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'Likely to be a lengthy process': council votes to remove wreck in interests of safety

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Sunshine Coast Council has made the decision to work towards the removal of the SS Dicky wreck, as repeated erosion continues to expose its sharp remnants.

The plan was set in motion at today’s ordinary meeting of council when commitment was made towards a permanent solution to make the Dicky Beach foreshore safe for the community and visitors.

Councillors voted unanimously on the plan, which includes removing the majority or all of the wreck.

The meeting acknowledged it could take some time for the plan to be implemented.

Related story: ‘Extremely unsafe’: wreck closes part of beach

In the short term, temporary protection measures have been implemented including an exclusion area 20m each side of the wreck; installation of new signage; increased public warnings from the Dicky Beach Surf Life Saving Club; and map and information flyers being distributed to Dicky Beach Caravan Park and other relevant local businesses.

The Dicky Beach Surf Life Saving Club will notify council of all incidents or hazards related to the wreck.

Sunshine Coast Division 2 Councillor Terry Landsberg said it was a substantial operation to remove the wreck but community safety was council’s top priority.

“In 2015, parts of the wreck were removed following a strict protocol – total removal was considered but as it is very difficult and expensive to do this partial removal was deemed to be the best option at that time,” he said.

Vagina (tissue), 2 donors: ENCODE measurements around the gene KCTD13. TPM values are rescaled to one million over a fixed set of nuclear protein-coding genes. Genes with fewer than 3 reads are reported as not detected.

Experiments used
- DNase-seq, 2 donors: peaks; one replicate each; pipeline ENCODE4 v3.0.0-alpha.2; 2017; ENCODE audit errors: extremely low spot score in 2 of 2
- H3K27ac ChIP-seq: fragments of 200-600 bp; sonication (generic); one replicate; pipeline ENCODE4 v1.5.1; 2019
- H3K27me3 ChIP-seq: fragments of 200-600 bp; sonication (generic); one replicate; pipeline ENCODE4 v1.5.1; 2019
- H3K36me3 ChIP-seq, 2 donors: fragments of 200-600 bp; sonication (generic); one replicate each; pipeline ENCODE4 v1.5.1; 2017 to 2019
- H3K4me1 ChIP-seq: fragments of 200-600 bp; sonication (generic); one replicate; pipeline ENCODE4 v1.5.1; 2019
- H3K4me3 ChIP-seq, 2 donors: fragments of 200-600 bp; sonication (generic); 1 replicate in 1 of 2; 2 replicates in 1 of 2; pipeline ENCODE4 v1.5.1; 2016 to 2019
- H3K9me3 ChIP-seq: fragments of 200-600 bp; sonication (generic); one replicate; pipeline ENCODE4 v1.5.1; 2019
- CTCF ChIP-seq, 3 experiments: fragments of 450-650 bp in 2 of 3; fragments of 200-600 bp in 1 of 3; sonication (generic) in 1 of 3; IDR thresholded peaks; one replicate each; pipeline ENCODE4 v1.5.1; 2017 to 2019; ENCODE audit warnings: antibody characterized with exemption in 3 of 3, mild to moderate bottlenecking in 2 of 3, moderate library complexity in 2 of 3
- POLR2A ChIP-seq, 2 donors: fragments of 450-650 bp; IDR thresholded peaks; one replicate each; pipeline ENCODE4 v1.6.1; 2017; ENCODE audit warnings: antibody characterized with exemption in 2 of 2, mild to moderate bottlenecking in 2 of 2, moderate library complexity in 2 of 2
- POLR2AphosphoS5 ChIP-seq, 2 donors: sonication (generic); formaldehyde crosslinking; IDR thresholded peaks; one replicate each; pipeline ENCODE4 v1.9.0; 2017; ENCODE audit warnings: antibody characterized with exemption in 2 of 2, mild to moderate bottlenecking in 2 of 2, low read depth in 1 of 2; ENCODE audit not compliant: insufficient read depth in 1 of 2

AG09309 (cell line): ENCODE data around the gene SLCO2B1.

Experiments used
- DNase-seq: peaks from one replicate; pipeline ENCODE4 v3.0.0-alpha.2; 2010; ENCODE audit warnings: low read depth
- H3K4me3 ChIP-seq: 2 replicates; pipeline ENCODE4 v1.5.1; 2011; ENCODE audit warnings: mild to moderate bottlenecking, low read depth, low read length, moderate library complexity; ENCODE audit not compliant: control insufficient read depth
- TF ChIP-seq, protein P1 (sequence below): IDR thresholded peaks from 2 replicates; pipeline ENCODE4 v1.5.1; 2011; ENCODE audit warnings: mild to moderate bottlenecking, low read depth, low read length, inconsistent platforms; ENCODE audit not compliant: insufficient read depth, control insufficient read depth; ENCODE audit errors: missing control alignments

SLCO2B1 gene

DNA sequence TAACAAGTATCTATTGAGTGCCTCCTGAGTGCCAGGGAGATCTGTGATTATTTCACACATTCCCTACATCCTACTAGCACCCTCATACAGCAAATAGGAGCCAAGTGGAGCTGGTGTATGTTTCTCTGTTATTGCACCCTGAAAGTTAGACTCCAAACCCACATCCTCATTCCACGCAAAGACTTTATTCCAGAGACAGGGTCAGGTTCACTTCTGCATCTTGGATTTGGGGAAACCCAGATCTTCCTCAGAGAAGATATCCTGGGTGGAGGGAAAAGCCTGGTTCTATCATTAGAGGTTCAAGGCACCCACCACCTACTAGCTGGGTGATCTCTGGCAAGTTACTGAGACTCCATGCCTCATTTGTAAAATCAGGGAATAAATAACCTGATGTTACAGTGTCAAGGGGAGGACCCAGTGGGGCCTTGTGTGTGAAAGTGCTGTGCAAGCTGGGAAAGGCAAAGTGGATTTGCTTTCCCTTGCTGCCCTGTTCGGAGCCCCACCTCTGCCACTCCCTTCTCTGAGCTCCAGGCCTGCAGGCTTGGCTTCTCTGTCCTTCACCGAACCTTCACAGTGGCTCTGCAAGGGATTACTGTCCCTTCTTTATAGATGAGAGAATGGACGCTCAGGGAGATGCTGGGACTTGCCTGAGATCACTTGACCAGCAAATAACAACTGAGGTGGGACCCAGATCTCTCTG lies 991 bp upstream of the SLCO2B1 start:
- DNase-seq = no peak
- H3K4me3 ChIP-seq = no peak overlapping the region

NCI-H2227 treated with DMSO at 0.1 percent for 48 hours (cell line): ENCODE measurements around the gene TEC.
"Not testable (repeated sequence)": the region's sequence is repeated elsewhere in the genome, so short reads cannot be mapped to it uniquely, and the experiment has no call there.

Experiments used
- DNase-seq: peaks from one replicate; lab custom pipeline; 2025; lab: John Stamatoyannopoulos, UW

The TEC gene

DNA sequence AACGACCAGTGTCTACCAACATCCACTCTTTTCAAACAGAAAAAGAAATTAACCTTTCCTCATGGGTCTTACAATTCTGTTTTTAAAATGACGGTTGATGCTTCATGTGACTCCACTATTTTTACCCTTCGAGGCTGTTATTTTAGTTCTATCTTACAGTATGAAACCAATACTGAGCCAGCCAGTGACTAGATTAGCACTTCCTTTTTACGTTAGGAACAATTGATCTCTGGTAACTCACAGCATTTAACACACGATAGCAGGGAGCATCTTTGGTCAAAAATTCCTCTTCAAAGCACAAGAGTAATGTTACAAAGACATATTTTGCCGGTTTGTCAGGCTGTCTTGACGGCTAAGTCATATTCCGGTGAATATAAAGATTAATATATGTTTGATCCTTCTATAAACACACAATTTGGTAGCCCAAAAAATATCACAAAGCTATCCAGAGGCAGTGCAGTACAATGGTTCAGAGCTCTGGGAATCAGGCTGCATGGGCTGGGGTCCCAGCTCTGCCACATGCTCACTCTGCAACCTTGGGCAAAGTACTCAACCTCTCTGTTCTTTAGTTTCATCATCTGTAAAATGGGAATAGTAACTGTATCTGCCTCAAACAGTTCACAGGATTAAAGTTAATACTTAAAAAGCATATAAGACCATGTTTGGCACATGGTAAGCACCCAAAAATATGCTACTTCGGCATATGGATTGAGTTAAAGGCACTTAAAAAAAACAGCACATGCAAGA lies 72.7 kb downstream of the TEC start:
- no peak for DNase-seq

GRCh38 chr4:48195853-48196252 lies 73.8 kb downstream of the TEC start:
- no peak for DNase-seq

The SS Dicky wreck last month.

“However, the repeated exposure of the wreck due to the natural costal processes and its continued deterioration means we have reached a point where this option needed to be seriously considered for our community’s safety.

“There are strict Queensland Government cultural heritage protocols council needs to follow and it is likely to be a lengthy process.

“Council will work closely with the Department of Environment and Science to ensure all necessary preservation processes are followed.”

Cr Landsberg said the SS Dicky didn’t need to be in place for its historical significance to be remembered.

“A new fantastic interpretive display to learn more about the ship is due to be completed in the coming months in the park dedicated to its name,” he said.

“In the meantime, we request people to take note of the signage and always stay clear of the wreck.”

A full risk assessment was undertaken as part of the decision, which included input from industry experts and Surf Life Saving Queensland (Dicky Beach branch).

Do you have an opinion to share? Submit a Letter to the Editor with your name and suburb at Sunshine Coast News via: news@sunshinecoastnews.com.au

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